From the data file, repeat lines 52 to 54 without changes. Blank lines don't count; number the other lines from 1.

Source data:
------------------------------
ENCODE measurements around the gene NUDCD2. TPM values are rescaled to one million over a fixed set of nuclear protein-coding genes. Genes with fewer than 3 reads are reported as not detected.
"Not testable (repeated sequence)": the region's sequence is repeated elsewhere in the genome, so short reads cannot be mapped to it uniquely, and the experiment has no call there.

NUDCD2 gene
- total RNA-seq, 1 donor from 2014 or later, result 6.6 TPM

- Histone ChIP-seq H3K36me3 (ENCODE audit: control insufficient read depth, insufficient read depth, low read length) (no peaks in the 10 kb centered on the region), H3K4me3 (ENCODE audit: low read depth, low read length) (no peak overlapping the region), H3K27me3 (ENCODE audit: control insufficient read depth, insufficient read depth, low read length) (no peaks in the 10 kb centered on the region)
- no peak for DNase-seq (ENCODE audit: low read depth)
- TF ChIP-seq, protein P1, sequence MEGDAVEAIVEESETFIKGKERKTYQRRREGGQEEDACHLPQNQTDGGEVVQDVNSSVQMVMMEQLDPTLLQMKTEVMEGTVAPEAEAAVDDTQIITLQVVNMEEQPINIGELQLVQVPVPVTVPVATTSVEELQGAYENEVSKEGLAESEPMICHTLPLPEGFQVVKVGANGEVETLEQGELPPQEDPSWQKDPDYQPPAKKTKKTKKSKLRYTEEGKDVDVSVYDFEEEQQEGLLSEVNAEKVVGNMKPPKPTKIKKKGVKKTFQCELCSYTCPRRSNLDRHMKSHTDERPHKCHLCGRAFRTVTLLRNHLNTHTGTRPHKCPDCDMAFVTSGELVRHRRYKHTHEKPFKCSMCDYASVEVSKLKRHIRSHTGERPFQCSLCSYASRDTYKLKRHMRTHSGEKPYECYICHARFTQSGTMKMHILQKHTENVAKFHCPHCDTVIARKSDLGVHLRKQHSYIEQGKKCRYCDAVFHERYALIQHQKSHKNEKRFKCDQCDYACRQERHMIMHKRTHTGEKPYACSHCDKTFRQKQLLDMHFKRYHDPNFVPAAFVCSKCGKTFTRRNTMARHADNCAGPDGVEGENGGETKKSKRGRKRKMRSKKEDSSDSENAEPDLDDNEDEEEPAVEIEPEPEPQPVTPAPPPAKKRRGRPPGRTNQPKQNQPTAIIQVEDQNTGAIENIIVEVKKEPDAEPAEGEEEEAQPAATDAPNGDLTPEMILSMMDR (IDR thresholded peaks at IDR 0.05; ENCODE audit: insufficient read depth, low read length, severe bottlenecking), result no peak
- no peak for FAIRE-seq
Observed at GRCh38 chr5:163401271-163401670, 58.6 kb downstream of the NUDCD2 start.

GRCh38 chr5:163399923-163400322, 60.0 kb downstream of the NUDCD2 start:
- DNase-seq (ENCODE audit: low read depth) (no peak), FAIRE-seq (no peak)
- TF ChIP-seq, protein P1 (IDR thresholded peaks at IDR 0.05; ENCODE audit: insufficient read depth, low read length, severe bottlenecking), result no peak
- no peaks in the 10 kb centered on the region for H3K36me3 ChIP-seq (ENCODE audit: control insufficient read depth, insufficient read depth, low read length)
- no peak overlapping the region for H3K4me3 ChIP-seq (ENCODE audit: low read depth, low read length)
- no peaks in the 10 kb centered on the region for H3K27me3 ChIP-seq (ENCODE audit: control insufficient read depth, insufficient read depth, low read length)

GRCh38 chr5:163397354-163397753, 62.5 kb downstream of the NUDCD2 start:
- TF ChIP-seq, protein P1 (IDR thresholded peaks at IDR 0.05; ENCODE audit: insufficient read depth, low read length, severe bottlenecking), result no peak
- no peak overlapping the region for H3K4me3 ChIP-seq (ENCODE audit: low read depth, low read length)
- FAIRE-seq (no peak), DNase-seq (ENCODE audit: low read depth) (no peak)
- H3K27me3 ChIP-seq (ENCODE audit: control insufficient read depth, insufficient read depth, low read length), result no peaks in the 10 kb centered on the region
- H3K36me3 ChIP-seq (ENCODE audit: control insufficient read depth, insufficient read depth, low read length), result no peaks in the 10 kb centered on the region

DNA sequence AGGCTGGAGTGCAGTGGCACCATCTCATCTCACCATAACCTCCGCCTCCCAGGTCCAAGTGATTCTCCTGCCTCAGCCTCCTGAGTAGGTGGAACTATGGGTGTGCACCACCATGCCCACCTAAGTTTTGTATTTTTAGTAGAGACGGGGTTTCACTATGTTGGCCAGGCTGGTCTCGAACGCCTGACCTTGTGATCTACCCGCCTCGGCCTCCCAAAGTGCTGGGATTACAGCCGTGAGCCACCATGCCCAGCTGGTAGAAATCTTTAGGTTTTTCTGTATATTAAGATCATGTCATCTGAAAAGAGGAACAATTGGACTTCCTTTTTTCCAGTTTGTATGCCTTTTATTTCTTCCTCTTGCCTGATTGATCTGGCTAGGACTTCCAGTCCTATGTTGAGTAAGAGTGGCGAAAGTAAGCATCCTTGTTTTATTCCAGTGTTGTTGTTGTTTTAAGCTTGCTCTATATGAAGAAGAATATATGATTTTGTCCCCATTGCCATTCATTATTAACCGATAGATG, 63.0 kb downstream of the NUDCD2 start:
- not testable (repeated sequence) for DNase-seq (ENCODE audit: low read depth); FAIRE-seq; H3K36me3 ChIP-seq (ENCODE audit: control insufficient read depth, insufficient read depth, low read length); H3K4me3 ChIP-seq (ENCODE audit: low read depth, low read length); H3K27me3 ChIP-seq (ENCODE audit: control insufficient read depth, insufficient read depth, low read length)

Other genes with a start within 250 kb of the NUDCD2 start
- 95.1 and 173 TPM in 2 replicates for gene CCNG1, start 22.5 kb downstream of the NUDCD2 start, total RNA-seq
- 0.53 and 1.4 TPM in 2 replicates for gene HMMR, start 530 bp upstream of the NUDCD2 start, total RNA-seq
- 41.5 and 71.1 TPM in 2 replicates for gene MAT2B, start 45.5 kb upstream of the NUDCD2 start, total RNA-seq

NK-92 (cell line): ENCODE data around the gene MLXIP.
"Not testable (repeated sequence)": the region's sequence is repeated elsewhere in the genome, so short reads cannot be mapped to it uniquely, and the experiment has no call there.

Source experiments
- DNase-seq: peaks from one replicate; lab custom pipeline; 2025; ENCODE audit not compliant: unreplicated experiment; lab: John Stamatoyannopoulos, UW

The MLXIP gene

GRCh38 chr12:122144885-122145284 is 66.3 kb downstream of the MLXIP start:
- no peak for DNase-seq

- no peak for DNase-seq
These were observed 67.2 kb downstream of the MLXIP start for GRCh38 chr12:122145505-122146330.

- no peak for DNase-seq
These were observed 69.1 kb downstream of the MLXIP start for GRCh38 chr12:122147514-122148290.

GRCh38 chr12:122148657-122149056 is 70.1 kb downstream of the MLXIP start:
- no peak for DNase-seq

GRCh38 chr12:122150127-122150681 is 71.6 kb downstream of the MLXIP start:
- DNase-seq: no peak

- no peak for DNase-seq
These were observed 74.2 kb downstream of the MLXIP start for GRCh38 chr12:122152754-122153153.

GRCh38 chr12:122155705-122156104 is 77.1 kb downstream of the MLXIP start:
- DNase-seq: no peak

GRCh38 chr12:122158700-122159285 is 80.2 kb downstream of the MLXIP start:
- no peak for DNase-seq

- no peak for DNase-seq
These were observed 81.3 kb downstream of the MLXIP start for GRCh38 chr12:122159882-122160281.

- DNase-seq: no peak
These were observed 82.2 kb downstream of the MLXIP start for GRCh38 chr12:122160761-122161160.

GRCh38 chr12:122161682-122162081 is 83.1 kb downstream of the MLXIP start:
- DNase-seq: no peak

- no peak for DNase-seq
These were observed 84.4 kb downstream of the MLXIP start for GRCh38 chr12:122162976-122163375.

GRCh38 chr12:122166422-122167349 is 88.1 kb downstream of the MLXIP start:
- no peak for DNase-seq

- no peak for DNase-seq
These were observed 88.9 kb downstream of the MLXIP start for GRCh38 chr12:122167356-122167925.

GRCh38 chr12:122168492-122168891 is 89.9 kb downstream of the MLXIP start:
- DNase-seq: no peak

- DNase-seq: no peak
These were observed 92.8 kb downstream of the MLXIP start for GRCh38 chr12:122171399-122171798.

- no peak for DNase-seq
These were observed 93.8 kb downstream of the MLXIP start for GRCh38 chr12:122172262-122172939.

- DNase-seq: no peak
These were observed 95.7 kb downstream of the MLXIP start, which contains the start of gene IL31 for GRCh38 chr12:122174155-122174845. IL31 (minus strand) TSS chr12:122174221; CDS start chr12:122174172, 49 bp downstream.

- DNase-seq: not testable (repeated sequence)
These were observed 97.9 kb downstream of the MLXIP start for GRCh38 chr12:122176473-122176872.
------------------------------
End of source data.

These were observed 82.2 kb downstream of the MLXIP start for GRCh38 chr12:122160761-122161160.

GRCh38 chr12:122161682-122162081 is 83.1 kb downstream of the MLXIP start:
- DNase-seq: no peak